Danny Kobayashi Delivers The Dark Vibes On "Blue”
As the weather gets colder, so can our hearts. This year more than any we have a longing for those epic summer days that just didn’t get the chance to happen. Despite that pause in summer fun, the ups and downs of life don’t pause. From fresh romances to break ups, life keeps going. So whether you’re dying for another song to turn up while you’re closing out the summer or you need something to help soothe a wounded heart, Danny Kobayashi’s latest single “Blue” from his AFTERDARK EP is the perfect song to end the summer while leading you into the rest of the year.
With its string-heavy instrumental, laced with a beautifully deep bass line, this track could’ve been written for Post Malone and fit nicely along side the rest of his primarily rock driven catalogue. The lyrics don’t fall flat in the slightest and do their best to match such a powerful musical foundation. Even an artist like The Weeknd, a connoisseur of sexual provocation mixed with self reflection and dark indulgences, would be proud of lines like “she thinks that I’m Latin when I’m Japanese, I can’t hear her talk when she’s on her knees”. The content starts thoroughly dark but with a chorus that says “You said it’s all black and white, then why are we feeling blue?”, it’s easy to see why it’s so unapologetic in its tenebrous approach. Danny Kobayashi cuts through all the bullshit and lets the realities exist.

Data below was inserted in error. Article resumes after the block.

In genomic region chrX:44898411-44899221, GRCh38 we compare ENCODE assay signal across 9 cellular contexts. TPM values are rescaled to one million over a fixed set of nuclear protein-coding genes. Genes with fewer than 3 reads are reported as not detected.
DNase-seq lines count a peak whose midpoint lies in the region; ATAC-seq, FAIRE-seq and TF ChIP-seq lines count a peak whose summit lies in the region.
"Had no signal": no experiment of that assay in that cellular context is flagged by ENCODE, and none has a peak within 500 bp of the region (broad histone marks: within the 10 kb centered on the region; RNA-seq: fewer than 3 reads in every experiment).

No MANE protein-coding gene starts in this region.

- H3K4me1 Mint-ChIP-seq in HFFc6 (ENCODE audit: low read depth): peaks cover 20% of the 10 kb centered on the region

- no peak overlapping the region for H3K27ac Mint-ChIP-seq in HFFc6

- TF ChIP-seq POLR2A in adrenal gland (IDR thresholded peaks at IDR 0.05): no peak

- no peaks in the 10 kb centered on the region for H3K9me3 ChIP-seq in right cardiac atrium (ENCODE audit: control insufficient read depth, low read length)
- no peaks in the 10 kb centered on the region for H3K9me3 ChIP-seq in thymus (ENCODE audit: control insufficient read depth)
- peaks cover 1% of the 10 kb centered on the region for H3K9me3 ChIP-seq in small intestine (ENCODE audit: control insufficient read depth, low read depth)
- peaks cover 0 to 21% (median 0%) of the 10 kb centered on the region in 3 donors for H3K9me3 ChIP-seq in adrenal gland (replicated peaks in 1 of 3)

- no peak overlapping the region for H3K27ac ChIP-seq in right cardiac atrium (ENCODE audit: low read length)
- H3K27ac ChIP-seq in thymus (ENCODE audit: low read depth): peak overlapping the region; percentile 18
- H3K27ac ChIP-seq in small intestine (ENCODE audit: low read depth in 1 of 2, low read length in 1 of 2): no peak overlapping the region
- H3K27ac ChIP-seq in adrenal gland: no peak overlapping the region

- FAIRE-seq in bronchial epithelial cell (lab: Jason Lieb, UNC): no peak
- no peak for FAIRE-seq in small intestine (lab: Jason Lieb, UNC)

Now admittedly, that’s some good company to be associated with but the song stands out amongst its sonically compatible peers as well. Danny Kobayashi’s voice is not like anyone else and this elevates the song as it allows his talent to truly stand out. You might hear the perceived influences of current artists but his tonality and cadence help shift that sound to a decidedly unique one that is all his own. Throw in top notch melodies that will not only have you signing along but help drive home such powerfully honest words. Danny Kobayashi has given us a song you'll be blasting in headphones while you’re trying to shake off a heartbreak or playing it loudly on some really nice speakers that help the bass hit just as hard as the lyrics do.
By: Steven Sandage